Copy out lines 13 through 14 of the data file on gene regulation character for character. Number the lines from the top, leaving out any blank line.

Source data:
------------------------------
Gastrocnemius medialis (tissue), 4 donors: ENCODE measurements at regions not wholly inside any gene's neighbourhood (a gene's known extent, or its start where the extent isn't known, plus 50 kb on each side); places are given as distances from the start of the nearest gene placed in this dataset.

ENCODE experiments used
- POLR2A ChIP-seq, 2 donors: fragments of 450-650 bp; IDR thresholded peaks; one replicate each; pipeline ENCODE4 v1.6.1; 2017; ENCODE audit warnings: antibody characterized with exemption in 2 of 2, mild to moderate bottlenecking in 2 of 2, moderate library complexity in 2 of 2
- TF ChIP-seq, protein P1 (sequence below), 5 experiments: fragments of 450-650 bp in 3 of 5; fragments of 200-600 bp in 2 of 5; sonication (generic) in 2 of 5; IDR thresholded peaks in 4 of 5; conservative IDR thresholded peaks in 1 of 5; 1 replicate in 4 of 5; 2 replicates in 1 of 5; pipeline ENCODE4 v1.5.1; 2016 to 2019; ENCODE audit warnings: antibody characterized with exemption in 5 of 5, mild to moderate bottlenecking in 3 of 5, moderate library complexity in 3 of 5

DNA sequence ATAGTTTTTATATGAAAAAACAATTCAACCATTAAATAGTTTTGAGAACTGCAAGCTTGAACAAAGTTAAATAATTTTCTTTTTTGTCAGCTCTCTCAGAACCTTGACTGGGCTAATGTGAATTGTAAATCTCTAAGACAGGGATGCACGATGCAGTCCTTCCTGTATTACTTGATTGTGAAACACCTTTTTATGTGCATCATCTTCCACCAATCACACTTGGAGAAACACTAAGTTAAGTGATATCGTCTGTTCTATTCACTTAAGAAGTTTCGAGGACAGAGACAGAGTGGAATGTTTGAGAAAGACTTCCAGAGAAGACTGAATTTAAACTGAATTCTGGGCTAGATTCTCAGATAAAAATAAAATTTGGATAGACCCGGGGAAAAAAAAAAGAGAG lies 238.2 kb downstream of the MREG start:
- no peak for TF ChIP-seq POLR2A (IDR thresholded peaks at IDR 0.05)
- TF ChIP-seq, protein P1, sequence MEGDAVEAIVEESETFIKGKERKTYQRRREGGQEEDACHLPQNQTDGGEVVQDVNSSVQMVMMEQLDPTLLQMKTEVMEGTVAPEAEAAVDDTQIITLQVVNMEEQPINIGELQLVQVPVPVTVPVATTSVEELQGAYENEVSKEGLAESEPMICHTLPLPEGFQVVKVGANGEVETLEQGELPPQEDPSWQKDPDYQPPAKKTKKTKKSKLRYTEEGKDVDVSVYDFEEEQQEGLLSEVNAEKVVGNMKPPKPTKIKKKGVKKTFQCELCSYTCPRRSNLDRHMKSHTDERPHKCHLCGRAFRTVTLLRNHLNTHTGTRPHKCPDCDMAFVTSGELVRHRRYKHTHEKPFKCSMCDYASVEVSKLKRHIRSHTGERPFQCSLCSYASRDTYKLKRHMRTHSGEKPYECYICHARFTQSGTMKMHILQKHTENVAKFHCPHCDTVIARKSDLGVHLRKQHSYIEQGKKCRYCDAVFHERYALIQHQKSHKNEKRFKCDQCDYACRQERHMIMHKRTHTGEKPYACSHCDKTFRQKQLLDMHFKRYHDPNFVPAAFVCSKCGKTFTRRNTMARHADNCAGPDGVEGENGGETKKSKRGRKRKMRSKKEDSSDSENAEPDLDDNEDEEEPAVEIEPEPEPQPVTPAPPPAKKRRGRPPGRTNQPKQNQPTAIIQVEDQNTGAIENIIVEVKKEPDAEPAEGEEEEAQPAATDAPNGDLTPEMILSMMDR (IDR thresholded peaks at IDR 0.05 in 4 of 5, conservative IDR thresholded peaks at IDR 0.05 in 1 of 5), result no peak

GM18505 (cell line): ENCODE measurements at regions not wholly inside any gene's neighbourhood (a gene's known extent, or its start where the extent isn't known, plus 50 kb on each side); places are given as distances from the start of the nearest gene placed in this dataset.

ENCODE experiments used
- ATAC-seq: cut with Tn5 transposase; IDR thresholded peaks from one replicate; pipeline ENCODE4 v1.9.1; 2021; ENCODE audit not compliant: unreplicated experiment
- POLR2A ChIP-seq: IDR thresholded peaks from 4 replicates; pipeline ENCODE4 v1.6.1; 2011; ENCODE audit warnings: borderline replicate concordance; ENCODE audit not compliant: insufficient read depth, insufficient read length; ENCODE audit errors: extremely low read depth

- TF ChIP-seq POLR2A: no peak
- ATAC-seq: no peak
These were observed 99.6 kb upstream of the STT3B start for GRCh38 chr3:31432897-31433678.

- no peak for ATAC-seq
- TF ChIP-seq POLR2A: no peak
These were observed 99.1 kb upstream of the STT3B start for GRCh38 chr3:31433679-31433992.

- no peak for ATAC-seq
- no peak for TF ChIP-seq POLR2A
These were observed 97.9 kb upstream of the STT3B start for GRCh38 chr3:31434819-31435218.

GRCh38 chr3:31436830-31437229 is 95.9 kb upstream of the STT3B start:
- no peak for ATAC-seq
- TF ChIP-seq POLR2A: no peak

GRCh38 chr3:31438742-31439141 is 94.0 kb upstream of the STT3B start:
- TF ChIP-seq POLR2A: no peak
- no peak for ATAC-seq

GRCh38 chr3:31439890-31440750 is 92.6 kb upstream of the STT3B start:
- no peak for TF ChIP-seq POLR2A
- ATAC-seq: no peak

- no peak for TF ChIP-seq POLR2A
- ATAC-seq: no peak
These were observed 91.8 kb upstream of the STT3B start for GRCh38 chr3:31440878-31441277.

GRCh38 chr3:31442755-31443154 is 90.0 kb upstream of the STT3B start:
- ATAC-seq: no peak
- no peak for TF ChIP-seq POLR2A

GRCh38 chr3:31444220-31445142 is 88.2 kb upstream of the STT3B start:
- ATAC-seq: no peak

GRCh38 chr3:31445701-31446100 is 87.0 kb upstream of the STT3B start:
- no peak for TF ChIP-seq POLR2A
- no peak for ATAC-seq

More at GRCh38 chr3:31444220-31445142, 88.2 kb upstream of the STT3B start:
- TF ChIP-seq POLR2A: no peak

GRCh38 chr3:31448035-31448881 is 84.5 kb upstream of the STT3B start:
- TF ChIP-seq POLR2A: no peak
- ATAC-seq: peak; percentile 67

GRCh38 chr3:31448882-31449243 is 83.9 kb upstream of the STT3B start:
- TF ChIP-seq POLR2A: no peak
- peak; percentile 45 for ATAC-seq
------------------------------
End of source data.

- ATAC-seq: no peak
These were observed 99.6 kb upstream of the STT3B start for GRCh38 chr3:31432897-31433678.